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On August 1, 2019, the Small Business Reorganization Act of 2019, (SBRA) was passed into law and was signed by the president on August 23, 2019, and went effective on February 19, 2020. The Small Business Reorganization Act (SBRA) creates a new Subchapter V of Chapter 11 for the “reorganization of small business debtors”. It grants the business to go on while restructuring debt and making a plan to pay off creditors over time. It doesn’t mean that it will replace Chapter 11 provisions regarding small business debtors but instead, it creates an alternative procedure that small business debtors may choose to use. Proceedings under this subchapter will be called “Cases under Subchapter V of Chapter 11.”
SUBCHAPTER V ELIGIBILITY
Originally, small business debtors or individuals who have $2,725,625.00 (secured and unsecured) debts are eligible to proceed under Subchapter V of Chapter 11. But since the Covid 19 pandemic occurred, on March 27, 2020, Congress passed and the President signed the Coronavirus Aid, Relief, and Economic Security Act (“CARES Act”) which increased the debt limit to $ 7.5 million (both secured and unsecured) within a year, and it will end on March 27, 2021. So to be eligible in Subchapter V of Chapter 11, small business debtors or individuals, need to have debts less than $7.5 million (both secured and unsecured). Additionally, debtors must be engaged in commercial or business activities, at least half of their debts must be due to business activity, and the principal activity is not a single-asset of real estate operation.
This subchapter V, with the extension of its eligibility requirements under the CARES Act, may give a helpful tool to help many small businesses or individuals to survive.
Exclusively, an individual debtor is the one who may file a plan in Subchapter V. Therefore, no period of exclusivity expires after 120 days as in a normal Chapter 11 case or 180 days in the case of a traditional small business. Under Subchapter V, the debtors allow spanning their unsecured debt for 3 to 5 years. At this time, the debtor must assign his disposable income towards his debt. This may usually help both parties involved. Debtors have time to pay off their debts and can spread them over a longer time to avoid large sums of money. Creditors will benefit because there is less chance that debtors default on long-term payments.
LESSEN ADMINISTRATIVE FEE
In this case, there is no U.S. trustee fee. Hence, the cost of a debtor decreases. Moreover, if the court of the bankruptcy directs that a committee of creditors may not be assigned to a Subchapter V case and the individual debtor shall not pay the costs of such committee. These changes will result in fast-moving and inexpensive reorganizations for small businesses.
EASIER RETENTION OF COUNSEL
In a traditional Chapter 11 case, the court will not approve the retention of a debtor’s counsel if they owe some amount for prebankruptcy aid. This chapter has a special rule and it allows the retention of counsel as far as the prepetition fees don’t exceed $10,000.00. Thus, attorneys who provide services to an individual can still represent the individual in the case of bankruptcy even if some fees are owed when the Subchapter V case is filed. So, attorneys who provide services to an individual debtor can still represent the individual in the case of bankruptcy even if some fees are owed when the Subchapter V case is filed.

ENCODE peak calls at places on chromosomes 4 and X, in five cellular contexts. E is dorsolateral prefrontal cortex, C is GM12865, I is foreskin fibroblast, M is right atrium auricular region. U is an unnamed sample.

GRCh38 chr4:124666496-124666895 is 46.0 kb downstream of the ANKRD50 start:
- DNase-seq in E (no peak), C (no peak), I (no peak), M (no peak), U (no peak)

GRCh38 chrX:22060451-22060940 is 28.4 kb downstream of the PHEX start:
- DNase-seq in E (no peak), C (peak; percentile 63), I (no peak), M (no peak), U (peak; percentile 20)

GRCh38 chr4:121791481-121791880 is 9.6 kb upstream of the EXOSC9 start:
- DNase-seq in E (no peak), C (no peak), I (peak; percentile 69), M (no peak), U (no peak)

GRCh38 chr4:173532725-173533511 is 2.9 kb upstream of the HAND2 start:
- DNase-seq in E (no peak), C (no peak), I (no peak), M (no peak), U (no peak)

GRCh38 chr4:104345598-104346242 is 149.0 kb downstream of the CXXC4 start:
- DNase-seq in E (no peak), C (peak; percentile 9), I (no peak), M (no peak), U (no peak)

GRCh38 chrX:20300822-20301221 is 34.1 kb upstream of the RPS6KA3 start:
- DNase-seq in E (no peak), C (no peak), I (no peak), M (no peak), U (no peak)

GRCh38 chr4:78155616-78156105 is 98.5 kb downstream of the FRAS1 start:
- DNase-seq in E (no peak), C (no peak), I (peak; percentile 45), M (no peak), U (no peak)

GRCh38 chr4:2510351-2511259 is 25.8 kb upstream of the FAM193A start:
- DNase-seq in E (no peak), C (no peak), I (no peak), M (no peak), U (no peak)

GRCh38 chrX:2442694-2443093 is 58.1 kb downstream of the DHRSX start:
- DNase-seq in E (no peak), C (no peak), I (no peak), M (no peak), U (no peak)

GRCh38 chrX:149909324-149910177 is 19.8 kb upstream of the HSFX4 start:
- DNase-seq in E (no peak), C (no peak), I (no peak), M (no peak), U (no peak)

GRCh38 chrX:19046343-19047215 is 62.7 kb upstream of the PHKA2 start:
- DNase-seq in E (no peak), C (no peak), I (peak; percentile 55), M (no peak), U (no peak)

MODIFICATION OF CERTAIN MORTGAGES ON PRINCIPAL RESIDENCE
Restrictions on the modification of a mortgage on the debtor’s residence are amended by Subchapter V to enable the debtor to modify such claims when the proceeds of the associated mortgage are used particularly in bearing with the small business of debtors. Although most creditors typically purchase interest on the security of money and are still prohibited from modification, this unique provision in Subchapter V would allow for a mortgage modification if the individual debtor had used most of the home value of the debtor to finance the operation of the business.
LIMITED POST CONFIRMATION PLAN MODIFICATIONS
Only the debtor may change a plan after confirmation in Subchapter V.
This is a unique advantage because section 1127 (e) allows the trustee, U.S. trustee, or owner of a permitted unsecured claim to seek a modification to expand the number of payments or increase or decrease the time for payment in a normal individual case of Chapter 11. Limiting plan modification to the debtor only excludes these parties from the threat of adding plan payments when the debtor’s performance becomes more favorable than expected to validate the plan. Nevertheless, if the debtor’s disclosures are too generous, the debtor has the power to seek a modification to reduce plan payments in a Subchapter V case. This right to modification will expire to “substantial completion” when the plan is a consensual plan approved under section 1191 (a) but may be made at any time after confirmation when the plan is approved against the objection of a class of unsecured creditors according to section 1191 (b).
PAYING ADMINISTRATIVE EXPENSES OVER TERM OF PLAN.
Subchapter V allows the debtor to pay administrative costs throughout the life of the plan, provided the plan is approved under the cramdown provisions of section 1191 (b). A confirmed consensual plan must give the settlement for administrative costs on the effective date of the plan.
ATTAINABLE EARLY DISCHARGE
Subchapter V permits an individual to get a discharge on the plan’s effective date, on the condition that the plan is consensual. With a cramdown plan approved, the debtor’s discharge will not occur until plan payments are completed. This last condition is similar to the release provided in the Chapter 11 case, however, with the exceptions to the release of certain debts under section 523, which continue to apply to the individual debtor in Subchapter V.